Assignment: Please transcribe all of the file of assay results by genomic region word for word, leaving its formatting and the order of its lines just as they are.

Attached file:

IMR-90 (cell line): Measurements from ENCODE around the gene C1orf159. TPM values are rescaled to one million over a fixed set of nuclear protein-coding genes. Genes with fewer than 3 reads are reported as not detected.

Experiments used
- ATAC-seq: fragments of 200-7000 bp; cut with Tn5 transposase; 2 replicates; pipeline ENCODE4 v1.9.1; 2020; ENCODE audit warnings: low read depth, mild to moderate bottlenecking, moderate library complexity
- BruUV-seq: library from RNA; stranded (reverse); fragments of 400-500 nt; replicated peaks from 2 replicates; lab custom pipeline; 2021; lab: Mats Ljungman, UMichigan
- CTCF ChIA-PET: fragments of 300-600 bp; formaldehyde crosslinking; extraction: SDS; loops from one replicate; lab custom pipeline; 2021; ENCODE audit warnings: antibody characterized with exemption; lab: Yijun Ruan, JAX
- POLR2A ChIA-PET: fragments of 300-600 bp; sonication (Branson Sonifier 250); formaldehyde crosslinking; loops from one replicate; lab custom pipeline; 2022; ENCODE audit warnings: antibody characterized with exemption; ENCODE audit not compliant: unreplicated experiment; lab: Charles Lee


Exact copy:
IMR-90 (cell line): Measurements from ENCODE around the gene C1orf159. TPM values are rescaled to one million over a fixed set of nuclear protein-coding genes. Genes with fewer than 3 reads are reported as not detected.

Experiments used
- ATAC-seq: fragments of 200-7000 bp; cut with Tn5 transposase; 2 replicates; pipeline ENCODE4 v1.9.1; 2020; ENCODE audit warnings: low read depth, mild to moderate bottlenecking, moderate library complexity
- BruUV-seq: library from RNA; stranded (reverse); fragments of 400-500 nt; replicated peaks from 2 replicates; lab custom pipeline; 2021; lab: Mats Ljungman, UMichigan
- CTCF ChIA-PET: fragments of 300-600 bp; formaldehyde crosslinking; extraction: SDS; loops from one replicate; lab custom pipeline; 2021; ENCODE audit warnings: antibody characterized with exemption; lab: Yijun Ruan, JAX
- POLR2A ChIA-PET: fragments of 300-600 bp; sonication (Branson Sonifier 250); formaldehyde crosslinking; loops from one replicate; lab custom pipeline; 2022; ENCODE audit warnings: antibody characterized with exemption; ENCODE audit not compliant: unreplicated experiment; lab: Charles Lee